Journalists

December 9, 2012

Archaia Studios: City in The Desert: The Monster Problem

This could be quite interesting...

This could be quite interesting….

CITY IN THE DESERT Vol. 1: The Monster Problem
Original Graphic Novel Hardcover
Written by:
Moro Rogers
Illustrated by: Moro Rogers
Cover by: Moro Rogers
Publisher: Archaia Studios Press

City in the Desert is the first graphic novel from Moro Rogers, who handles both the writing and the artwork. The story is interesting enough, and the art is very unique, and may take some getting use to, but it’s the character interactions that keep you coming back for more. More on that later, though, and in the meantime let’s get a better understanding on what this story is.

Long ago there was naught but darkness, and the deity Iriaze created the Great Flame which gave light to the world. Of the creatures of this world, man was the most like his creator and Iriaze protected man. One day man disobeyed Iriaze and was cast out into darkness. In this darkness, man fought with evil and struggled for a long time in a battle neither side could win. Iriaze broke up the fighting, though the ground was already soaked in their blood. Rather than take man back into his good graces, Iriaze created a race of monsters from the spilled blood to serve as an eternal reminder of man’s disobedience. As the author says: “Remember this day and persevere! And from that time on, the world was full of monsters.”

And THAT is the world in which this story takes place. What a great concept. In this story Irro, a monster hunter, and his assistant Hari help the people of a small desert town surrounded by monsters. One day a cult from the North arrives in town promising to rid them of their monster problem forever. But things aren’t always what they seem, and strange and disturbing things start happening in the town. Perhaps the monster problem wasn’t really the problem to begin with.

The story itself is well paced, and never bogs the reader down with too much information all at once. The expository scenes are few and far between, and done in such a way that they are incorporated into the characters’ current task at hand, so it never kills the momentum. This is good because there’s an awful lot of ground to cover. A downside to the story is that the reader is dropped right into the thick of it. While the whole “in medias res” approach is quite effective in some cases, there are a few moments in this book where one might be left scratching their head and thinking ,“Okay, who was that and why did it matter.” But for the most part, it’s perfectly fine, and characters’ connections with the main character are quickly explained a little after their introduction.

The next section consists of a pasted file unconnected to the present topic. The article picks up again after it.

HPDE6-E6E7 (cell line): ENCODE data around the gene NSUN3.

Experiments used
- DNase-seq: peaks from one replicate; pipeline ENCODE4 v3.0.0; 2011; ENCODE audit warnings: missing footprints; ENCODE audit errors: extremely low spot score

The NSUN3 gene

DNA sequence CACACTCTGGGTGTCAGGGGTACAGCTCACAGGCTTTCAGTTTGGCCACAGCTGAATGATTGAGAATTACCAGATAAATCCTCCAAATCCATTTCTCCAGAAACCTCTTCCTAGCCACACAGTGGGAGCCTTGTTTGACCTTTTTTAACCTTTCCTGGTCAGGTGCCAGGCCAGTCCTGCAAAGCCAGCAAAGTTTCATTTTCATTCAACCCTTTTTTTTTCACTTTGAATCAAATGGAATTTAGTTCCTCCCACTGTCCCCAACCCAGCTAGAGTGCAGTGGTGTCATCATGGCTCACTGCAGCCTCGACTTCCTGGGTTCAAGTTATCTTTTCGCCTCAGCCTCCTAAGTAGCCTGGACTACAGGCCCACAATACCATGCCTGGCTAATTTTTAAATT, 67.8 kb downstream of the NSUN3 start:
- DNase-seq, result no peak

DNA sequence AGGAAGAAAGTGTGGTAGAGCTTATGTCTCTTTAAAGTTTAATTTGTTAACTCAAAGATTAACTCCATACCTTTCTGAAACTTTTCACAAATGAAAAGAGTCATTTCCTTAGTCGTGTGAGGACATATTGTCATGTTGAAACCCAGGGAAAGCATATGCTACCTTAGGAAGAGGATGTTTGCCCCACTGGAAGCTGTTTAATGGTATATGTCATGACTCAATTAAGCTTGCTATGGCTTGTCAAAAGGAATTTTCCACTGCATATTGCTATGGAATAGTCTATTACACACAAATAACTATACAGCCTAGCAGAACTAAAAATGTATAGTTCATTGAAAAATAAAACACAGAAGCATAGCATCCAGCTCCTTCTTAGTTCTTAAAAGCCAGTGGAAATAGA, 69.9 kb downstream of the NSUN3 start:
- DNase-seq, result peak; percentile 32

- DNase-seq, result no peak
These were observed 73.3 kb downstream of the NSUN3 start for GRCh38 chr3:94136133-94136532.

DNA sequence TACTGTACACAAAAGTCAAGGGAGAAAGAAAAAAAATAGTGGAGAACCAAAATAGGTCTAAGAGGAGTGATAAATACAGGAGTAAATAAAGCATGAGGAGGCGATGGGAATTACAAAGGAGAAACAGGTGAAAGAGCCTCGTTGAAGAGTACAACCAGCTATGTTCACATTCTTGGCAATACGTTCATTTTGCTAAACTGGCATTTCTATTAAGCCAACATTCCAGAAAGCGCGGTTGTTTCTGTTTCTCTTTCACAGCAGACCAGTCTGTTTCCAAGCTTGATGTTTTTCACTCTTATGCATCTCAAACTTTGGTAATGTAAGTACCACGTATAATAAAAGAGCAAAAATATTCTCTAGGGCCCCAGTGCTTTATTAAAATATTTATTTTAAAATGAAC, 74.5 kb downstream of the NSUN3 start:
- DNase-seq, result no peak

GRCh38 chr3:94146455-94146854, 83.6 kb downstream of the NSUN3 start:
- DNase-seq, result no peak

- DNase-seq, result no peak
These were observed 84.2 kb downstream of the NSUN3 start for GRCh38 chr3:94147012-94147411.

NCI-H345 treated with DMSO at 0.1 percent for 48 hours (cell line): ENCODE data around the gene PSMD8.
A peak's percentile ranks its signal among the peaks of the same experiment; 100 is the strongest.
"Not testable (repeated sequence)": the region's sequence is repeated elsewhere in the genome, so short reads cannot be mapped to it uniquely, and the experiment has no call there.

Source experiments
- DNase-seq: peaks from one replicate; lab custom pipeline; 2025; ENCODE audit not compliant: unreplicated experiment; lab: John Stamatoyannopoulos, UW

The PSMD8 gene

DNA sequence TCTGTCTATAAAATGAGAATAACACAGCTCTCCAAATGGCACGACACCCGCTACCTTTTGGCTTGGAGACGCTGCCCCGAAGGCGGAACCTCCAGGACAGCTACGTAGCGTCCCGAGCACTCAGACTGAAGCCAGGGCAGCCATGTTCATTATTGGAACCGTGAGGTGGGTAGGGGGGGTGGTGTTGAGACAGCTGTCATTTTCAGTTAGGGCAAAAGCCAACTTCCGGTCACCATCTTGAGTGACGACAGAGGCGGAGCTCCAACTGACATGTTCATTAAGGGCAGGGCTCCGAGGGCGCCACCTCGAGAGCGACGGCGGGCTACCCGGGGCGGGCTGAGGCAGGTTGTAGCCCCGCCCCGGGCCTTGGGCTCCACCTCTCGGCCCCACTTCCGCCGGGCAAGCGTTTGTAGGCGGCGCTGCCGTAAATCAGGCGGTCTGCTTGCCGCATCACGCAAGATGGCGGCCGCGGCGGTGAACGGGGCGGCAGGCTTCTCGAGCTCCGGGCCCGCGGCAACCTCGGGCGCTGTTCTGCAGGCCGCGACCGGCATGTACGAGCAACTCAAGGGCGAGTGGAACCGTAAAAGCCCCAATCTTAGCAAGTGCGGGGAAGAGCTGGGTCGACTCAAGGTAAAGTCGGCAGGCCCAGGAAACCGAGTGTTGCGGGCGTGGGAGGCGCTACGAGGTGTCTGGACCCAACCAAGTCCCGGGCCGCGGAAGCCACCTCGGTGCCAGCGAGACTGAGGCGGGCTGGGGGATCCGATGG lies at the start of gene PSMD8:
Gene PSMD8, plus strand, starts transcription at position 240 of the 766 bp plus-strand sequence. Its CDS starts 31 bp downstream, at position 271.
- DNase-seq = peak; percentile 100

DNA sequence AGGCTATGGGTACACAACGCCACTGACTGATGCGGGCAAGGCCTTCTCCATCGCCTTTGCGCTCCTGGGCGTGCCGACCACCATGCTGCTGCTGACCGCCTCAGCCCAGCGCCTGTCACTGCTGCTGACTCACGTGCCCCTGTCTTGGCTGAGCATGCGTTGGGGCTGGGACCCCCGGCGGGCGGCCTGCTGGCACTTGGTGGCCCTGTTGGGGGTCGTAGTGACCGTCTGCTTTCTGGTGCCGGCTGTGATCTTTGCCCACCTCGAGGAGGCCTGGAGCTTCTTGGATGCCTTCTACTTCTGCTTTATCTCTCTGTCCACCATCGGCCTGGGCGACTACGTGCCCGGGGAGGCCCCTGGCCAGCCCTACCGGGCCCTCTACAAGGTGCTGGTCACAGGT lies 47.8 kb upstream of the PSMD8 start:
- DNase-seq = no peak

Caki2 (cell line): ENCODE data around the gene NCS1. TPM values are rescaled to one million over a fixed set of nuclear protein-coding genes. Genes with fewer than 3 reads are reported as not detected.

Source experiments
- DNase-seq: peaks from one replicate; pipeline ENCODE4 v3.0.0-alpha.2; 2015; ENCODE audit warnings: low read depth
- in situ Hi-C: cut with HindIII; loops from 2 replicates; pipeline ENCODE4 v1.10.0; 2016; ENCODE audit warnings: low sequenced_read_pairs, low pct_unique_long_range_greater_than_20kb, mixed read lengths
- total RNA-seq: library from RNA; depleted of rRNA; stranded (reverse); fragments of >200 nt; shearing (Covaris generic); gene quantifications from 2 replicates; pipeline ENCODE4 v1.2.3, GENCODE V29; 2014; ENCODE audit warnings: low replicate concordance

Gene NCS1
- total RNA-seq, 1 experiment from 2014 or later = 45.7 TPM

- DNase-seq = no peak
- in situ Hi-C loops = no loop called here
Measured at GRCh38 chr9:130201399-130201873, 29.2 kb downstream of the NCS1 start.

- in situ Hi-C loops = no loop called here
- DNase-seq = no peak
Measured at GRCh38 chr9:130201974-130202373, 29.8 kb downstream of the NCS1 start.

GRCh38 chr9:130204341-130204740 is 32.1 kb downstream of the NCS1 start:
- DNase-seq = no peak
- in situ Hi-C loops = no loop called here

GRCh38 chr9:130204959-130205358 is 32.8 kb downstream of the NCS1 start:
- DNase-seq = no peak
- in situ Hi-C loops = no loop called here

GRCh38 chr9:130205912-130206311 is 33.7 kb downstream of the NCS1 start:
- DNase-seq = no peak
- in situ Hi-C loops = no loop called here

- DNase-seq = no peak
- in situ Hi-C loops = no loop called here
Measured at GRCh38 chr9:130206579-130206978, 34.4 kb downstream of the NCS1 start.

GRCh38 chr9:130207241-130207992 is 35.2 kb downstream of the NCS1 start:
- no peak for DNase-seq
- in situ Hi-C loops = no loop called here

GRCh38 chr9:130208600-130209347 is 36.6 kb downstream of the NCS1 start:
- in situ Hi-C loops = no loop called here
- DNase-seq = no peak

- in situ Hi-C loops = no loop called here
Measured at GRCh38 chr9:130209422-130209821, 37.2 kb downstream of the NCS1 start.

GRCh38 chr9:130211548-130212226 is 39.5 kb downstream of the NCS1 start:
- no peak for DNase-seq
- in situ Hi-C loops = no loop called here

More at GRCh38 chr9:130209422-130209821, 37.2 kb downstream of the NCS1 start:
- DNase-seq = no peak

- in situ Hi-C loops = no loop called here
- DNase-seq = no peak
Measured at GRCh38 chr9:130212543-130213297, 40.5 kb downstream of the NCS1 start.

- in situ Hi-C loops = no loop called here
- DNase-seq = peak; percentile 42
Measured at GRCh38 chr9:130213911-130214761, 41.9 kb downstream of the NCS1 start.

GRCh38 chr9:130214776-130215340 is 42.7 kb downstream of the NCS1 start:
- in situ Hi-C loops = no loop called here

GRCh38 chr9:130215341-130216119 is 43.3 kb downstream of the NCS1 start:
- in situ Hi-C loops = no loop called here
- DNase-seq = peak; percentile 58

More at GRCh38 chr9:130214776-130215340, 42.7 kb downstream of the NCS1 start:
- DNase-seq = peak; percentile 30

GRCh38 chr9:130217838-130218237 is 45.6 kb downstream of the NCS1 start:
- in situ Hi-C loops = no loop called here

Love the detail, and the use of shadow to show off the monster. Great use of chiaroscuro!

The art is another mixed bag. It’s very unique. It’s got a very rough-draft, sketchbook sort of feel to it. It has more of a web-comic or storyboard look about it. This isn’t to say it’s unpolished or “bad.” It’s just not what one might be use to in a traditional comic. Some pages are quite stunning, for instance when the reader first experiences our hero encountering a monster, or the first time they go to the palace. Other pages are completely lacking in detail, and look more like a sketch than a finished page.

There are two major gripes with this book that need to be addressed. One is the ending, or rather the complete lack of one. If it had ended in a cliffhanger, that would have been fine. However, this feels more like it just stops the same way it started, right in the middle of something. The other is a major plot-point that can’t be harped on in any real detail, without spoiling a lot of the story. So, without revealing too much, the villains of the story have managed to affect the entire town in a very negative way, but our two main characters thus far seem to be somehow completely immune to the villains’ actions. And the henchmen even ask how this is possible, but it never gets explained. Considering this is only volume 1, with any luck both the unexplained plot-point and the story’s lack of a stopping point will be addressed with the release of Volume 2: The Serpent Crown.

Despite the few shortcomings mentioned above, the majority of this graphic novel is very good, and Moro Rogers and her story City in the Desert are full of potential and promise. This reviewer can’t wait to see what comes next.

Aaron Nicewonger
aarongni@gmail.com
Aaron@comicattack.net






0 Comments


Be the first to comment!


Leave a Reply

Your email address will not be published. Required fields are marked *

You may use these HTML tags and attributes: <a href="" title=""> <abbr title=""> <acronym title=""> <b> <blockquote cite=""> <cite> <code> <del datetime=""> <em> <i> <q cite=""> <strike> <strong>